It's closure has, without warning, taken livelihoods away, leaving workers without the resources to operate their businesses or, in some cases, survive.

An industry disrupted

The sex workers in New Zealand most affected by Cracker's closure are independents who organise their own work, rather than working for an agency.

The popularity of working independently has grown over recent years, according to New Zealand Prostitutes' Collective founder and national coordinator Catherine Healy. In 2008, research by Canterbury School of Medicine found more than 50 percent of sex workers worked for a business, and about 40 percent were independent workers.

Healy estimates that in the 10 years since this research was conducted, this ratio has shifted to be about 50/50.

Independent sex workers find clients through posting ads, primarily on online platforms like Cracker.

NZPC community liaison Ahi Wi-Hongi says Cracker was far and away the most ubiquitous platform, both for clients and workers.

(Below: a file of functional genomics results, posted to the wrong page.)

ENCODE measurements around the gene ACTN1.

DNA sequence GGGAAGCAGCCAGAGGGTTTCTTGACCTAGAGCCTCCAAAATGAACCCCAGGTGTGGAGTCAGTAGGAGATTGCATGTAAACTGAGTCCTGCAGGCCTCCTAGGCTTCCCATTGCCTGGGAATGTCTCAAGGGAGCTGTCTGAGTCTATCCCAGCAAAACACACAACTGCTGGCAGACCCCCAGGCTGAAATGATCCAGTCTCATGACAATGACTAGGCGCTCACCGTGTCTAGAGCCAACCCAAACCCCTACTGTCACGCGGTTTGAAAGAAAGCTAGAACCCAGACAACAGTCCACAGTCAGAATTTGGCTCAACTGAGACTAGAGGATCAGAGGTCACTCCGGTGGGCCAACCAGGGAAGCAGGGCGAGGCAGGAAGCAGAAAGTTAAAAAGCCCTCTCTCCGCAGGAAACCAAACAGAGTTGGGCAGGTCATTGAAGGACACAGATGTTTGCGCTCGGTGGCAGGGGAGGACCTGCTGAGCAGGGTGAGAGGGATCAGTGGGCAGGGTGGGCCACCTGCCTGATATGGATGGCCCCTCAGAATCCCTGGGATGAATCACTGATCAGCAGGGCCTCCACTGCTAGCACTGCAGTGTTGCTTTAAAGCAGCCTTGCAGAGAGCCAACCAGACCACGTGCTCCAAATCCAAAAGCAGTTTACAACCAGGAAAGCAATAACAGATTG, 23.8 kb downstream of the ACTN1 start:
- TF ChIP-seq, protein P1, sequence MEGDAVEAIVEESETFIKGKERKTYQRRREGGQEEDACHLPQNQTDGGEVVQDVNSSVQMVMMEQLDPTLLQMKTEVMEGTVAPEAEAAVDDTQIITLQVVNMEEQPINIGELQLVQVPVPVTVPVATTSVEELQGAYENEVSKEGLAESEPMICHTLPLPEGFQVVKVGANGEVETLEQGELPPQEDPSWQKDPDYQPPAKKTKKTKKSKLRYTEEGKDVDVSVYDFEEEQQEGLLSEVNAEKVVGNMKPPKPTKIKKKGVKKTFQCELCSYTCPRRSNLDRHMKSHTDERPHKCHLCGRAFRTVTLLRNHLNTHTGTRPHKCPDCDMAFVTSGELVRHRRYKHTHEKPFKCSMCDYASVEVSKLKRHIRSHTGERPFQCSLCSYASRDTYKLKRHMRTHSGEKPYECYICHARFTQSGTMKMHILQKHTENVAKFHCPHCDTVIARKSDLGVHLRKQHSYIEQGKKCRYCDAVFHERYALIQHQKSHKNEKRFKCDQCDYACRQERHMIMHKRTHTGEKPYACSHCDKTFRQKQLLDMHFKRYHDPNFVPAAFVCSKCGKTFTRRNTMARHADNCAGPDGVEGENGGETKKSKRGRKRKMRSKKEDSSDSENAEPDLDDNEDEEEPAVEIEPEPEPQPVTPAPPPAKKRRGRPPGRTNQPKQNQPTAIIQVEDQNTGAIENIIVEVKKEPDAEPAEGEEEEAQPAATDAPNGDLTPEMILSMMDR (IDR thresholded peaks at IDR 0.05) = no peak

Because of the global popularity of Backpage, Cracker would automatically rise to the top of any client's search for sex workers – meaning the site had much higher traffic than any of New Zealand's other advertising platforms.


Cracker was cheaper, too. Most workers posted on the site for free, with the option of paying to boost their post for about $5 a week.

The cost of advertising on some other New Zealand sites can be anywhere between $100 to $500 a week. The amount is unsustainable for many independent sex workers, Ahi says: "$500 is at least a few jobs for most sex workers.

"If you are only getting five or six clients a week, then you are spending half your money just paying for advertising – and then they also have to pay for their working venue and transport."

Gwyn Easterbrook-Smith, a sex worker and academic, says the worst affected by Cracker's closure are those who were already struggling to make ends meet.

"The people who are going to be worst affected by this, are the people who have the fewest other options," Gwyn says.

"The people who can't afford to pay for advertising."